It is generally recognized thepresence a largenumber adolescents that of of and young adults influences socialand political it howaffairs; is revealing, ever, elucidate aspect theage composition statistical to this of by comparisons ofvarious countries different in of stages demographic development. Table 2 presents proportion persons the of aged 15 to 29 per 100 persons ofthetotalolderpopulation selected for The of countries. omission children under15 gives to referred as "the to prominence thepopulation group often who and the young generation", impress modify established society through their and activities. cultural, economic, political The Table showswidely and differing ratios thedeveloped thenowfor countries. in developing While Belgium there three are times many as people over30 than and between and29 years age,inMorocco, Philippines, 15 the of othercountries there over90 adolescents youngadultsforevery are and hundred middle-aged older and persons. many thenow-developing In of coun15 tries, age-group the from to 29 is stillgrowing absolutely well as in as proportion thepopulation 30, sincea much to over larger number children of over15 aremoving into 15 to 29 agebracket. thefigures Senegal up the If for canbe trusted, number children the of under equalsthat theentire 15 of older Unless rise population. or reduce emigration an exceptional inmortality should theyounger population there in several and otlher now-developing countries, peopleaged 15 to 29 willsoon equal or outnumber compatriots their aged 30 andover. A comparison therespective groups Japan of age in andEgypt brings out thecontrast between developed thenow-developing the and countries. While theageratios, defined Table2, differ byonepoint as for only (64.1 vs. 65.1), theproportion young of people Japan decline in will rapidly thenearfuture, in whereas Egypt is rising. in it Tropical Africa particular, in demographically a is nowin theearly late-comer, only phaseof accelerating population growth;
29 30

Tarzie Vittachi, The Fall of Sukarno(London,A. Deutsch,1967). Alfred Friendly, "Indonesian Jr., Youth Seeks New Order", New YorkTimes,Sept, 11, 1966.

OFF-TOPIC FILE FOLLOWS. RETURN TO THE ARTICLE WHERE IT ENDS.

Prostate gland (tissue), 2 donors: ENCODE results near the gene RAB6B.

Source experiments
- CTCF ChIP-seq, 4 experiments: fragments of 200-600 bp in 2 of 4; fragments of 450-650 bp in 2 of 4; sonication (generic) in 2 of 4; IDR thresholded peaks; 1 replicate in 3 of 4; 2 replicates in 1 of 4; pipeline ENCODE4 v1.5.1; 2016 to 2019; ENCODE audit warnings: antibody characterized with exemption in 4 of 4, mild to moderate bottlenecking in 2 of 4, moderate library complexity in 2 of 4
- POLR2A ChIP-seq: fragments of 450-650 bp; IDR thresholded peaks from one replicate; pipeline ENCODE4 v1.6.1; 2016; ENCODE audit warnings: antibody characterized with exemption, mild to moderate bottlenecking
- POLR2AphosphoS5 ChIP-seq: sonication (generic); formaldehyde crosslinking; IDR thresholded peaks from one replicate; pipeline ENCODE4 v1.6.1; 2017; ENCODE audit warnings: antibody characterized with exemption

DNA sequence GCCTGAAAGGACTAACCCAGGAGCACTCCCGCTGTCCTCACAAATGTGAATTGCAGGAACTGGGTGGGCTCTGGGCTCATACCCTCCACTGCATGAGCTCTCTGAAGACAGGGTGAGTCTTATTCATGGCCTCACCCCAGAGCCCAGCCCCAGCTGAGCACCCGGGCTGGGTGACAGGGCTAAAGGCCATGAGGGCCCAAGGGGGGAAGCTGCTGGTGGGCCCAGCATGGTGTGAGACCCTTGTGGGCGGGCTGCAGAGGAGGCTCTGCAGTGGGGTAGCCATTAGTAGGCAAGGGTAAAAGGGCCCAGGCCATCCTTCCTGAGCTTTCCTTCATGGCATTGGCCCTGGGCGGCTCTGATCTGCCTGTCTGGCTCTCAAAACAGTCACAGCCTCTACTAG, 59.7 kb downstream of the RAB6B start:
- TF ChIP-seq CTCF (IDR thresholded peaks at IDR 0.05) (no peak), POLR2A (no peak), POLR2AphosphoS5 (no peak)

Ratios of 15-29 Year Groupto 100 Persons30 Years and Over, and Supporting Data in Thousands*
Year 1963 1963 1965 1964 1962 1965 1964 1960 1960 1961 1960 1961 1960 1961 1963 1965 1961 1960 1960 1962 1963 1957 1965
1960 1960

Country Belgium Sweden & England Wales France Italy U.S.A. Japan U.A.R. = Egypt Syria India Turkey Pakistan Senegal Indonesia Ceylon Venezuela Peru Ghana Brazil Kenya Morocco Tanzania Philippines
Mexico Dominican Rep.

Ratio 34.1 36.6 36.7 38.0 43.9 45.4 64.1 65.1 73.7 73.8 73.9 74.4 75.4 76.5 79.4 82.1 84.0 85.3 85.4 90.3 90.3 92.8 96.3
85.7 88.9



30 Years
and over

15-29 Years


9,290 7,604 47,763 48,411 50,946 194,583 97,186 25,984 4,565 438,775 27,755 90,283 3,110 96,319 10,625 8,722 9,907 6,727 70,119 8,636 12,665 8,663 32,345
34,923 3,047

5,279 4,386 26,956 26,378 26,720 92,631 43,635 9,011 1,413 149,006 9,390 28,726 1,020 31,603 3,515 2,615 3,053 2,013 21,676
10,484 850

1,799 1,605 9,902 10,026 11,730 42,043 27,961 5,864 1,041 109,750 6,938 21,378 769 24,172 2,790 2,147 2,563 1,717 18,512 2,212 3,254 2,399 8,453
8,987 756

2,212 1,613 10,905 12,008 12,496 59,909 25,590 11,110 2,111 180,019 11,427 40,179 1,789 40,544 4,320 3,960 4,290 2,997 29,931 3,976 5,806 3,679 15,112
15,452 1,441

2,449 3,605 2,585 8,780

* XVII (1965), Section6. ComputedfromUnitedNations,DemographicYearbook, Data of Indonesiabased on a 1% sample of censusreturns.

in decades.3' it willhavea very of adults thecoming largecontingent young as theage ratio, be ForMainland China, agestructure only estimated; the can age over80. The corresponding ratioofthe defined Table 2, is probably for around a 1961, Soviet like of Union, that theU.S.A.,had reached lowpoint cohorts 53 probably between and 54.32 At thattimethe 16 to 19 year-old weresmallowing thebirth deficit during SecondWorldWar. Since the to has cohorts moved the15 to 29 year-group theratio have into and then, larger probably up. gone to The age structure beenfrequently in investigatedregard thedependhas entpopulation, children peopleover65 years age. In theunderi.e. and of for where children under15 account 36 to 48 percent developed countries, is of thepopulation, modernization and capitalformation henceeconomic
31 AnsleyJ. Coale, "Estimates Fertility of and Mortality TropicalAfrica", in Popula32

tionIndex,XXXII (1966), pp. 173-81. UnitedNations,DemographicYearbook,17thissue, 1965.